The Automotive Service Association (ASA) recently participated in a vehicle safety inspection briefing on Capitol Hill in Washington, D.C. The briefing was hosted by CITA North America Regional Advisory Group and included a presentation of a new vehicle safety inspection study from Carnegie Mellon University.
CITA is an international organization dedicated to improving road safety and protecting the environment through vehicle safety inspection and emissions testing programs. ASA is a board member of the CITA North America Regional Advisory Group.
At the event, Dr. Scott Matthews presented the findings of the 2020 Carnegie Mellon University study on vehicle safety inspection programs in the United States. This study, which is titled “Safety I/M programs mitigate motorway fatalities: A study of the U.S. FARS dataset, 1975—2018,” was funded in part by CITA.
The study evaluated the 15 U.S. states that currently require periodic safety inspections on passenger vehicles and found that, on average, there are 5.5% fewer roadway fatalities in states that have I/M programs. This translates to approximately 1400 mitigated fatalities in 2018 due to vehicle inspection programs.
John Firm, ASA Mechanical Ops committee director, spoke virtually to the Capitol Hill attendees on the value of vehicle inspection and maintenance programs. Firm Automotive is located in Fort Worth, Texas, one of the 15 states that requires a periodic safety inspection for vehicles. In his remarks, Firm reiterated the importance of safety inspection programs, stating that something as simple as checking the tires or the brakes of a vehicle could keep a driver safe on the road.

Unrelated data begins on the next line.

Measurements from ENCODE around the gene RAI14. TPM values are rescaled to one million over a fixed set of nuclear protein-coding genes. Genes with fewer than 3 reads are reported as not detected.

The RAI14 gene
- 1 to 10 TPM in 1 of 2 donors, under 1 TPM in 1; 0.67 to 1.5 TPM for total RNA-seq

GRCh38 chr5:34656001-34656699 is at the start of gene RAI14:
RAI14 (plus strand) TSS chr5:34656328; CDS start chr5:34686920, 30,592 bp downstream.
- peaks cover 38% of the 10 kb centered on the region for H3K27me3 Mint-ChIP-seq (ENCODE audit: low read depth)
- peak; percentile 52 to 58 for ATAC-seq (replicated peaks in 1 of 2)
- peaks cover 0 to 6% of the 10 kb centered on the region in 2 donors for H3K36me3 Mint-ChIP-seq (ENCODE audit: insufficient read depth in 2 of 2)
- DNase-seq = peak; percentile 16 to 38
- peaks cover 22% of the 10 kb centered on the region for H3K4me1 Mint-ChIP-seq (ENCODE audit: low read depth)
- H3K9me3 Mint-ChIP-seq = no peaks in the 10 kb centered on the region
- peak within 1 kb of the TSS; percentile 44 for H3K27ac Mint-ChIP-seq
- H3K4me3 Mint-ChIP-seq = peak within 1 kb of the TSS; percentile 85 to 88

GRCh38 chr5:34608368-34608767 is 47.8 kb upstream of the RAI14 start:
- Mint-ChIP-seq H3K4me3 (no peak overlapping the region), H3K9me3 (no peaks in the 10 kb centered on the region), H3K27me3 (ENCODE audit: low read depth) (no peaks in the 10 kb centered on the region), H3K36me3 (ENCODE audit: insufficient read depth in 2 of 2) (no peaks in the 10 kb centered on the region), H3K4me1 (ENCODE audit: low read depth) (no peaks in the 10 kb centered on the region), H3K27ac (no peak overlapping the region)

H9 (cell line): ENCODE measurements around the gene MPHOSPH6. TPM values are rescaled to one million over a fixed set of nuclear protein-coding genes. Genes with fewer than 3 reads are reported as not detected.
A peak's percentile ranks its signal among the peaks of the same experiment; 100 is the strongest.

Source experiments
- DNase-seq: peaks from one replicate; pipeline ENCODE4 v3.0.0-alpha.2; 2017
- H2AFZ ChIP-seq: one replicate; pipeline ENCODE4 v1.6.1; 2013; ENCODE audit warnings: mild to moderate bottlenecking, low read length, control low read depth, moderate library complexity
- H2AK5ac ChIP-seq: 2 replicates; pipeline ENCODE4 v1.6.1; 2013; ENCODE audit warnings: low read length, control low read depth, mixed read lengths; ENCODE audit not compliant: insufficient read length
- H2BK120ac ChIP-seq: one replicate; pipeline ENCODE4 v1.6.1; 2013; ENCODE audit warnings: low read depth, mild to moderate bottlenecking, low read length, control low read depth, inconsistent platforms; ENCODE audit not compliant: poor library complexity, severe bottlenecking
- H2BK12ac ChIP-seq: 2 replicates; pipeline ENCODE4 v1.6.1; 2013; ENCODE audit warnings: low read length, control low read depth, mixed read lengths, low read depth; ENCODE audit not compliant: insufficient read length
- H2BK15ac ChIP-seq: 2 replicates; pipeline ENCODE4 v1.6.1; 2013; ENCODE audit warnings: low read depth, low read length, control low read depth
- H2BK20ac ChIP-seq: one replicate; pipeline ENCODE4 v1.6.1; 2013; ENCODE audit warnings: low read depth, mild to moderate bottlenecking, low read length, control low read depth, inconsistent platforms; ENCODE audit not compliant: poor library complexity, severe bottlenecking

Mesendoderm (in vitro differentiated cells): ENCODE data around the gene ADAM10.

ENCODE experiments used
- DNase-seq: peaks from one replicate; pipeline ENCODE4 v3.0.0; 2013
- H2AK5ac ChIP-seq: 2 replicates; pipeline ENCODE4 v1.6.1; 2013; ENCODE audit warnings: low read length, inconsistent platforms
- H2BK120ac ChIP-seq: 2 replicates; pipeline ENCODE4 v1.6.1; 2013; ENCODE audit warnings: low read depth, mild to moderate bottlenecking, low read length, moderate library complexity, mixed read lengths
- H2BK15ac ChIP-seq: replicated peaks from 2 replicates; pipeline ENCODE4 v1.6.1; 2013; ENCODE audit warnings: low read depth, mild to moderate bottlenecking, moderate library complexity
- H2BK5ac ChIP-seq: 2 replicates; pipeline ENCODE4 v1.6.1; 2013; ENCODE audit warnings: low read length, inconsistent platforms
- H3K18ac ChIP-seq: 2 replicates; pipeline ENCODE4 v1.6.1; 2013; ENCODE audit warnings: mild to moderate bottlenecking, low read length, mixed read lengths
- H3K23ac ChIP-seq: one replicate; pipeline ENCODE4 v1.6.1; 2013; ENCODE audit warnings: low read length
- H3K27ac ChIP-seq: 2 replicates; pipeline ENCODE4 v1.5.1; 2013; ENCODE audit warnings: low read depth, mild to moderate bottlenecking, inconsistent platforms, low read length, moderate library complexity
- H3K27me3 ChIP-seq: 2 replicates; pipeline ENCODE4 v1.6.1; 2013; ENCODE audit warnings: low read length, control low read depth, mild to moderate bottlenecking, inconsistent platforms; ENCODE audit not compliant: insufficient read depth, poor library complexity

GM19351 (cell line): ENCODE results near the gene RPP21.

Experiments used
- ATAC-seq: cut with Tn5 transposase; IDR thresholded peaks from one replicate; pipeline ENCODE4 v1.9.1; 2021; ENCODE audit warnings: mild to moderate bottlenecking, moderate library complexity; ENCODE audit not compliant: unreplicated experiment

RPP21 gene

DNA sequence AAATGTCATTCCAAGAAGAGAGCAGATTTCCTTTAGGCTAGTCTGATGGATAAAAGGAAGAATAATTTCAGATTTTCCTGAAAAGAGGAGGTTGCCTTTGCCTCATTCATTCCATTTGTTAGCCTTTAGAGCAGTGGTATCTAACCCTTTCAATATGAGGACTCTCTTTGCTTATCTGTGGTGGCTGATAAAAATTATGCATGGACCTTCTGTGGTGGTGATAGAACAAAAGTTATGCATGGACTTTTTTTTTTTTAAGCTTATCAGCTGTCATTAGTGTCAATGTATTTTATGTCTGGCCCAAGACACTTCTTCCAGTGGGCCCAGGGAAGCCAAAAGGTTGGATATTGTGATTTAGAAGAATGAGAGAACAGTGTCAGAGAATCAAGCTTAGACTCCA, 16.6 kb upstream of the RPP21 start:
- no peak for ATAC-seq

Other meetings were held throughout the day to discuss the importance of vehicle safety inspection programs with Capitol Hill and U.S. Department of Transportation staff. Vehicle safety inspection programs will become increasingly important with the advent of Advanced Driver Assist Systems (ADAS) and Autonomous Vehicles (AVs).
Cars on the road today are equipped with advanced safety features such as automatic emergency braking, lane keep assist systems and more, making them safer than ever. However, it will be essential that these advanced systems are regularly inspected to ensure they are working properly.
Read the Carnegie Mellon study white paper here.
Watch the recording of the Vehicle Safety Inspection Program Briefing here.